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ARRA Investments in HIV/AIDS: Comparative Effectiveness Research

Public Health Burden
Although progress has been made in the global fight against HIV/AIDS, the epidemic continues to devastate the United States and the international community with 56,300 new HIV infections each year in the United States and an estimated 33 million people living with HIV worldwide. As highly active antiretroviral therapy has dramatically reduced mortality among those with HIV, disease management of HIV and other co-morbidities is increasingly complex. There are currently more than 150 different treatment regimens based on approved antiretroviral drugs, and many patients are using additional treatments to address various AIDS-related co-morbidities, co-infections, and chronic diseases.

Comparative Effectiveness Studies
Comparative effectiveness studies compare the clinical outcomes, effectiveness, and appropriateness of items, services, and procedures that are used to prevent, diagnose, or treat diseases, disorders, and other health conditions. Such studies can provide information on the relative strengths and weaknesses of various medical interventions and help clinicians and patients make treatment decisions. ARRA funds will be used for several studies of HIV/AIDS treatment, including the following:
  • Several projects will use data from the Multicenter AIDS Cohort Study (MACS), a longitudinal study, started in 1983, of a highly representative cohort of men with, or at high risk for, HIV infection. These projects will collect additional laboratory markers, which will be combined with the MACS longitudinal epidemiologic and clinical database to allow evaluations of cardiovascular, neurocognitive decline, metabolic changes and malignancy outcomes for men receiving different treatment regimens.1 A systematic examination of the identity, quantity and diversity of microbes that reside in and translocate from the intestinal lumen will add to our understanding of systemic immune activation shown to correlate with the rate of disease progression.2 The quantification of the blood levels of various markers of inflammation may help identify underlying predictors of disease and how to best modulate their impact. 3
  • Other projects will use epidemiological and clinical data from the Women’s Interagency HIV Study (WIHS), a longitudinal study founded in 1993 of a highly representative cohort of women with, or at high risk for, HIV infection. For example, the comparison of novel markers of immune activation and inflammation between populations of women who are HIV negative, HIV positive yet controlling disease progression (elite controllers), HIV positive on effective therapy, and HIV positive with a poor response to therapy or those women followed before the advent of therapy will evaluate the predictive value of different markers of disease in order to facilitate disease management. 4
  • One project will assess the efficacy of male circumcision for prevention of Human Papillomavirus (HPV) infection in high risk men and in their female partners. The project will use already collected specimens from a trial that showed that male circumcision reduced HIV infection by 60-70 percent. Control of HPV, the cause of nearly all cervical cancer in women and penile cancer in men, would greatly reduce morbidity and mortality from these cancers. 5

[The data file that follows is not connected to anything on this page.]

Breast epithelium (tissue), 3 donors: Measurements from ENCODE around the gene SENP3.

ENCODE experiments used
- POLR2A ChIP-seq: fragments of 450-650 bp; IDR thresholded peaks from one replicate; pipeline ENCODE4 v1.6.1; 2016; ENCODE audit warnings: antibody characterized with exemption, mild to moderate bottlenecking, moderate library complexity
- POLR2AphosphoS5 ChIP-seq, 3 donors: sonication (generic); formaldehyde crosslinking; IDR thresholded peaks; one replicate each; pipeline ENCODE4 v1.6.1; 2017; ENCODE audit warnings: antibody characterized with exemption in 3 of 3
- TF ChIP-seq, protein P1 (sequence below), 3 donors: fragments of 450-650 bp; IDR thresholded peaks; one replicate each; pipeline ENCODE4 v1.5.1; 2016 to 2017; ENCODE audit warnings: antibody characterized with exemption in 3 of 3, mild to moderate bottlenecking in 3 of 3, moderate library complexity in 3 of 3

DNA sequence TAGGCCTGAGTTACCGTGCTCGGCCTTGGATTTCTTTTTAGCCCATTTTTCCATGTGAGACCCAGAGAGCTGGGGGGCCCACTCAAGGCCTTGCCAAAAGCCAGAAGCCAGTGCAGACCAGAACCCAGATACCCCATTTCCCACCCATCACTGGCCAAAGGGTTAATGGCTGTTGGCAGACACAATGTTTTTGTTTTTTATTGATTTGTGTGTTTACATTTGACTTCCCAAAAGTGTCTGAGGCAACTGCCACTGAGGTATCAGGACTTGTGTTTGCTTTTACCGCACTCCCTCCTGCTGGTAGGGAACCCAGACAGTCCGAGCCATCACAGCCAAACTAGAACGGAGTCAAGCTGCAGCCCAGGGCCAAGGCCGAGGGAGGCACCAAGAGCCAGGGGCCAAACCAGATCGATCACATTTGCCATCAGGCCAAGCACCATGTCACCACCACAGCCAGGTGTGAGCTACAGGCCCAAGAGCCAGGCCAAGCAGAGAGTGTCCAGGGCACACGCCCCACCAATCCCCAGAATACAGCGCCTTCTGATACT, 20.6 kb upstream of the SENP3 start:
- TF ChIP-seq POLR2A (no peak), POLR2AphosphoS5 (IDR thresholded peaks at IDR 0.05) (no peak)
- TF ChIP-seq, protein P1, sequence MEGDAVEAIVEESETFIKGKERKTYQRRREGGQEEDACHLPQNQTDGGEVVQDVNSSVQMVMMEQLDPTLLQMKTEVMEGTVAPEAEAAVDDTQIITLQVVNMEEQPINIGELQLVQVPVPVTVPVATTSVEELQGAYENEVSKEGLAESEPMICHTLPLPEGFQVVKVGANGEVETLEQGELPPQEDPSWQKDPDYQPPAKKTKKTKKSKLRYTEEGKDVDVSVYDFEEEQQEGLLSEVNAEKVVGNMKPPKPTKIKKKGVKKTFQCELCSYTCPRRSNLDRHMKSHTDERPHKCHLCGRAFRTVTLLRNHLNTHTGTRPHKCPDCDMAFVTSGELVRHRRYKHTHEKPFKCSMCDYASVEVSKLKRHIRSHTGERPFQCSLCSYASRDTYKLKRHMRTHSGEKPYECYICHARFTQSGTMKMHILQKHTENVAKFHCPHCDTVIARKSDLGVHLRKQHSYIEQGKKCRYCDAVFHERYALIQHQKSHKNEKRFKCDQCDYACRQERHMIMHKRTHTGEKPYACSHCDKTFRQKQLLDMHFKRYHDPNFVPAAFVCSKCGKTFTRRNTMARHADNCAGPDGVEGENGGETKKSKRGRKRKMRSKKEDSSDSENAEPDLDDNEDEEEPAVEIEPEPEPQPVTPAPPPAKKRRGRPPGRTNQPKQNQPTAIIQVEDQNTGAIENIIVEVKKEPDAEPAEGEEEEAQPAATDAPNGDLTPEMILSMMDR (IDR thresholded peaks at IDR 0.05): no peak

Databases for Comparative Effectiveness Research
Comparative effectiveness research relies on the availability of large datasets, clinical registries, clinical data networks, and other forms of electronic health data that can be used to generate or obtain outcomes data. To lay the basis for future comparative effectiveness research, ARRA funds are supporting the development or expansion of various datasets, such as the following:
  • One project will aims to determine the incidence, risk factors, and cause-specific mortality of major cardiovascular disease, chronic kidney and end stage renal disease, and of non-AIDS-defining malignancies for persons with HIV. Existing clinical records from the 80,000 HIV-infected individuals participating in the North America AIDS Cohorts Collaboration on Research and Design (NA-ACCORD) is the largest HIV collaborative cohort in North America, with multi-year longitudinal clinical data on over 80,000 HIV-infected individuals followed at HIV clinical care and research sites. Behavioral factors and clinical data regarding each co-morbidity will be captured from existing clinical records and a virtual repository to support research on early biomarkers will be created. 6
  • Another project would expand sample collection at the Centers for AIDS Research Network of Integrated Clinical Systems (CNICS) to complement the available clinical data and allow for comparison of outcomes related to HIV disease and treatment among a well distributed and diverse population of HIV-positive patients in the U.S. 7

  1. 5U01AI35043-17 -- Center for Analysis and Management of MACS (CAMACS) -- Jacobson, Lisa (MD)
  2. 2U01AI35039-17S1 -- Multicenter AIDS Cohort Study (MACS)-Chicago Consortium -- Phair, John and Wolinsky, Steven (IL)
  3. 2U01AI35042-17 -- Multicenter AIDS Cohort Study (MACS)-Baltimore Consortium -- Margolick, Joseph (MD)
  4. 5U01AI34993-16 -- Women’s Interagency HIV Study (WIHS) IV -- Chicago Consortium Cohen, Mardge (IL)
  5. 5U01AI75115-03S1 -- Adult Male Circumcision: HIV/STIs and Behaviors in a RCT and Post RCT Surveillance in Rakai -- Gray, Ronald (MD)
  6. 5U01AI69918-04S1 -- IeDEA North America (NA-ACCORD) -- Moore, Richard (MD)
  7. 5R24AI67039-04S1 -- Center for AIDS Research (CFAR): R24 for CFAR-Network of Integrated Clinical Sciences, CNICS -- Saag, Michael (AL)

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